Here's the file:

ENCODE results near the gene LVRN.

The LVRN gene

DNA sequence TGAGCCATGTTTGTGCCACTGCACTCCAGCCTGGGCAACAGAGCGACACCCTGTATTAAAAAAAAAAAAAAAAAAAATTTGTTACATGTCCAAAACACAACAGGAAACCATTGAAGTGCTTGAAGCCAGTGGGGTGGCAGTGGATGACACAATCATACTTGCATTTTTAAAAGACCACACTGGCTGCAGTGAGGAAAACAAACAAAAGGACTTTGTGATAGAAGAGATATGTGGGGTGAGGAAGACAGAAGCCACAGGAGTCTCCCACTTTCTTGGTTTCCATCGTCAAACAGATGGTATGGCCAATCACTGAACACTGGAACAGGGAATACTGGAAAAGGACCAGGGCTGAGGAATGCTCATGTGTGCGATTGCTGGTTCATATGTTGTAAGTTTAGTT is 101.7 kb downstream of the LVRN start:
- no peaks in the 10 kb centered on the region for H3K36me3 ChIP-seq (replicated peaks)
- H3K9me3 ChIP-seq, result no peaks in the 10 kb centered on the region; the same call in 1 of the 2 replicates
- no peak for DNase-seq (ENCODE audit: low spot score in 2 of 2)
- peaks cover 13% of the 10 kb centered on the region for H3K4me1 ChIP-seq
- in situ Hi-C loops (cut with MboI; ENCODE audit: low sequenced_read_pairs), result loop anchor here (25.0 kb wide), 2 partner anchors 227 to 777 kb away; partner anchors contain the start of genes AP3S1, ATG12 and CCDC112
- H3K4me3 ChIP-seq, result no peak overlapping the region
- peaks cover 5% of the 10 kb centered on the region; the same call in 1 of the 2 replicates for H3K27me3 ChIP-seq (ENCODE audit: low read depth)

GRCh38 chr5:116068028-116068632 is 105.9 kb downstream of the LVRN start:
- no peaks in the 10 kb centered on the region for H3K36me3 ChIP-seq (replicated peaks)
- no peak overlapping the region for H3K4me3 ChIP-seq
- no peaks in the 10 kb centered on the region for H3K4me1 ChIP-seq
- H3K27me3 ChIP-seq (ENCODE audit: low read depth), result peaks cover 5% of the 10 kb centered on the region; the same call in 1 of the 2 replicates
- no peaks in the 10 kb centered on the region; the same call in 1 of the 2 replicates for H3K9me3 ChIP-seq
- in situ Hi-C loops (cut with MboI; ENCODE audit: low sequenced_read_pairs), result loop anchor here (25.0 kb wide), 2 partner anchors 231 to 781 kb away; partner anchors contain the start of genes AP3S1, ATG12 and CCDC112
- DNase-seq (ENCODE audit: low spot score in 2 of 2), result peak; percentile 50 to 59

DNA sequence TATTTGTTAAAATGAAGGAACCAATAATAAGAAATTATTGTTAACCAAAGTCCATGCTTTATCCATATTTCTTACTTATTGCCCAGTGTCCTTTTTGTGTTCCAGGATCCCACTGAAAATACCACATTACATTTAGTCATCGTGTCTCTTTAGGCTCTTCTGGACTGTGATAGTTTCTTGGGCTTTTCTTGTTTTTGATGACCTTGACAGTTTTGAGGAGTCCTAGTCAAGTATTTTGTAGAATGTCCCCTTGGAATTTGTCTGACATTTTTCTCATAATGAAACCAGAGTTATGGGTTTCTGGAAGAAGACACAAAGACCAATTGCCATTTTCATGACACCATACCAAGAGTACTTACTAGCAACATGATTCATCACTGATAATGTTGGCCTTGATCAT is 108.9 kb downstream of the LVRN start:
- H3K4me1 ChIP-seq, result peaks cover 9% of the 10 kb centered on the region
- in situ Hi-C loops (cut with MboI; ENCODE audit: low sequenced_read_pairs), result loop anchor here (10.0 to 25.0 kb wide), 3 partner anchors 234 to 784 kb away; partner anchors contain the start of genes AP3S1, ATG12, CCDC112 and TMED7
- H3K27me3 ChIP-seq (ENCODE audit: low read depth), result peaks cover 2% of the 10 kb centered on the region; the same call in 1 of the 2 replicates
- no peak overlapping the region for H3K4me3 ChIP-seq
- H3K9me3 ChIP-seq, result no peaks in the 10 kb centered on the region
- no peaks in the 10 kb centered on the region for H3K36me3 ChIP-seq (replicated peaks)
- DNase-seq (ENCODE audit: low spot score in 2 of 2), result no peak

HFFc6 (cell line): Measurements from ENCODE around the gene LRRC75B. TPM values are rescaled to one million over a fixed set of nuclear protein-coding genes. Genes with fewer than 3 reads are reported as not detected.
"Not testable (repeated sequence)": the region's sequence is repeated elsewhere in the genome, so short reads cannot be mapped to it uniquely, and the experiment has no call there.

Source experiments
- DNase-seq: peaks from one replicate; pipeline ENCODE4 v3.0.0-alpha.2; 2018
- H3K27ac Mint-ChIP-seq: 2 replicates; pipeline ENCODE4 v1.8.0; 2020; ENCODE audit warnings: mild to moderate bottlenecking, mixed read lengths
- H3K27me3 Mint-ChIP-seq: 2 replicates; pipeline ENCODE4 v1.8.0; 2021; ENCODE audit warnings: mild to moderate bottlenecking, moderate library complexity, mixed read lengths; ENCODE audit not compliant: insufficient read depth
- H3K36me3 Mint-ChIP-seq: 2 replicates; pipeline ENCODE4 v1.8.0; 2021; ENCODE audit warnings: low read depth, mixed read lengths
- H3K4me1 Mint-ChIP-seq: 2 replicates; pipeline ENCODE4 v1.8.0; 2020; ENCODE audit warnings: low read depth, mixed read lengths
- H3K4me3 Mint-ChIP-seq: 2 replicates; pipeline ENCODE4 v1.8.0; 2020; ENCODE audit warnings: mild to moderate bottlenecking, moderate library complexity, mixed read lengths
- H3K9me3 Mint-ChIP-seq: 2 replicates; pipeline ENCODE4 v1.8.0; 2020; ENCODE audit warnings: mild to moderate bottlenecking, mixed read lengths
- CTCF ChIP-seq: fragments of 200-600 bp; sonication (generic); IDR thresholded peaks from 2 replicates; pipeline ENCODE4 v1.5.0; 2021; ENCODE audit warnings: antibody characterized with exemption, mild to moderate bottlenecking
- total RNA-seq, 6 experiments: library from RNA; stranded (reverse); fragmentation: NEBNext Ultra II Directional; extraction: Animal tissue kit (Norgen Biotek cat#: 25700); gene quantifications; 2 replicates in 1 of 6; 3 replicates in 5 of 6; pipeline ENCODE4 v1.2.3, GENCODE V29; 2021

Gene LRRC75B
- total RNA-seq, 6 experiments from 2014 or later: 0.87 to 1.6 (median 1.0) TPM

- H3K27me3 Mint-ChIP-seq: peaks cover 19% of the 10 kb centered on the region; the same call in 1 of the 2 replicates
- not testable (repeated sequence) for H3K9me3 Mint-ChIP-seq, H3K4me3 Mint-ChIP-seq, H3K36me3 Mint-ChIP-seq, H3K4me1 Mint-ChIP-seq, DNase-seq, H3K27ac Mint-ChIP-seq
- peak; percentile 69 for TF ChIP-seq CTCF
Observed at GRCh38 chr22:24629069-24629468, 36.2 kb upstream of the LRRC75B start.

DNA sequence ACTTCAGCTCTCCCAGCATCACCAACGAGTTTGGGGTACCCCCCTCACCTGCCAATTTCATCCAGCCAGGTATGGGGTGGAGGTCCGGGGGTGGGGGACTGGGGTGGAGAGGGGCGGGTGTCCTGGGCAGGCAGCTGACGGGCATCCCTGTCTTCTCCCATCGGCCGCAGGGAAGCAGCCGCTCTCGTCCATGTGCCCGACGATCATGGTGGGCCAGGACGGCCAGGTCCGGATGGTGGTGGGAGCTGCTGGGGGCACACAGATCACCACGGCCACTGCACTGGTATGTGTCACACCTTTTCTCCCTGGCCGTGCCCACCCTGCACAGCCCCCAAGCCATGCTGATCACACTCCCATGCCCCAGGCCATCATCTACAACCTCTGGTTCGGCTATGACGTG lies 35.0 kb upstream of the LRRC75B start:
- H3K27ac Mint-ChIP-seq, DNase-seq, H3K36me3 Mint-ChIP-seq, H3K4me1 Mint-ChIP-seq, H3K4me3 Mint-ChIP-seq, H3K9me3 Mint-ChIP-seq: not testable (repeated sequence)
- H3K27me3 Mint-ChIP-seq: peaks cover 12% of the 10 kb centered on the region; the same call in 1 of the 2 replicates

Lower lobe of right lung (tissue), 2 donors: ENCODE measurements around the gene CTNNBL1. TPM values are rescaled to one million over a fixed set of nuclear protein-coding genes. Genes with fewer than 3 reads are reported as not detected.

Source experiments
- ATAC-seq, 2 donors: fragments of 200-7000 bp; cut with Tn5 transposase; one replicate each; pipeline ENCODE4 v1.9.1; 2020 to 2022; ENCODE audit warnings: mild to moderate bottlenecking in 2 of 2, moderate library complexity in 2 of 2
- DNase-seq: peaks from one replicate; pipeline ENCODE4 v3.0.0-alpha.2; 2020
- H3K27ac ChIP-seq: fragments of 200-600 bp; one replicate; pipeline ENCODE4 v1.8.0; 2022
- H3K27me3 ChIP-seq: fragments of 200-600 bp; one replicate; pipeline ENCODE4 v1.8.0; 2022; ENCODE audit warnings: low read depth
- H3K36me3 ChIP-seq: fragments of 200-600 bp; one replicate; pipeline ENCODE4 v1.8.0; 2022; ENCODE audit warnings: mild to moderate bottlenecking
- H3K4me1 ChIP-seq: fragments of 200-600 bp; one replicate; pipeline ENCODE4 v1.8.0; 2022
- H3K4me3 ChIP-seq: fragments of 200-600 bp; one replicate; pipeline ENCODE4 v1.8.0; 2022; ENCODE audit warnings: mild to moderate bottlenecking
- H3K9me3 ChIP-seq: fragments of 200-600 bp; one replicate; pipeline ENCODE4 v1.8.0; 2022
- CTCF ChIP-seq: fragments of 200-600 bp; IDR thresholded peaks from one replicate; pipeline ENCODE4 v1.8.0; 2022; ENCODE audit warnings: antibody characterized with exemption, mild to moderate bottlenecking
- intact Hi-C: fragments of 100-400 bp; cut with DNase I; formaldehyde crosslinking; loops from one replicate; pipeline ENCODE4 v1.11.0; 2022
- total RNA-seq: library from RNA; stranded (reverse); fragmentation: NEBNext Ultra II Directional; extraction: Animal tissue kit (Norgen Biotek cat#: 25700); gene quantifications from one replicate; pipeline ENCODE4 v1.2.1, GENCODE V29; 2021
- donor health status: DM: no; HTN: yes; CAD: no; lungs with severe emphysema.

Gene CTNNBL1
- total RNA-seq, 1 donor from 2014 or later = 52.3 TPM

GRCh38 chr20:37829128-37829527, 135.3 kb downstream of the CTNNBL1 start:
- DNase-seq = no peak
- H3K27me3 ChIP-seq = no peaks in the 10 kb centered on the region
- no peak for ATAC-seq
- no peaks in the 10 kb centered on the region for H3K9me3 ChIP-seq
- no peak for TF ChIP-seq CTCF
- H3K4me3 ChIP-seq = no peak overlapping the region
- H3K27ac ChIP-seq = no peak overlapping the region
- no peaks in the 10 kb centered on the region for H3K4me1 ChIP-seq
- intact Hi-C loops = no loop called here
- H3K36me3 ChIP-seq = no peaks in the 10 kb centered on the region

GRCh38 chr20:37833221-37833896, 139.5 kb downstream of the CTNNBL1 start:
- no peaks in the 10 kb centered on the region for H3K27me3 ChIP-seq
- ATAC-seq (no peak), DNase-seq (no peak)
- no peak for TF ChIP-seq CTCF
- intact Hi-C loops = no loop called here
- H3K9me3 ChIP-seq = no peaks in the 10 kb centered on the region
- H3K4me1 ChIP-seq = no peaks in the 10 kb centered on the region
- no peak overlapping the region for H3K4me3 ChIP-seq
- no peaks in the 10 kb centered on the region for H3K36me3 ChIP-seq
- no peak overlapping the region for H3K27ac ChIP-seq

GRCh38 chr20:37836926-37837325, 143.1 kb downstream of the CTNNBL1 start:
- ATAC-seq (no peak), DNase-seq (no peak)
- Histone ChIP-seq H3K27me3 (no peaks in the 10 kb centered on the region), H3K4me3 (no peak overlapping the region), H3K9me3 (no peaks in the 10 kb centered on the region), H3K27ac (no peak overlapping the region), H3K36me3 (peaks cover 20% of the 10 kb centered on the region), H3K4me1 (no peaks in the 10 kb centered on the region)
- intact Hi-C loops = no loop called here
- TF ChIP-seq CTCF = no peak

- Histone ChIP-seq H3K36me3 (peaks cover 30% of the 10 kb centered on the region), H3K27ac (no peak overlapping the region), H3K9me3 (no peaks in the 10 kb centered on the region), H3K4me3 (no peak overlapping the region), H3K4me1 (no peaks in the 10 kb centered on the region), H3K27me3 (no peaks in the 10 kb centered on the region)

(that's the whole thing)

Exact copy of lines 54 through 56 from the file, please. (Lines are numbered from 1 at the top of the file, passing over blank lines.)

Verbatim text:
- H3K36me3 ChIP-seq: fragments of 200-600 bp; one replicate; pipeline ENCODE4 v1.8.0; 2022; ENCODE audit warnings: mild to moderate bottlenecking
- H3K4me1 ChIP-seq: fragments of 200-600 bp; one replicate; pipeline ENCODE4 v1.8.0; 2022
- H3K4me3 ChIP-seq: fragments of 200-600 bp; one replicate; pipeline ENCODE4 v1.8.0; 2022; ENCODE audit warnings: mild to moderate bottlenecking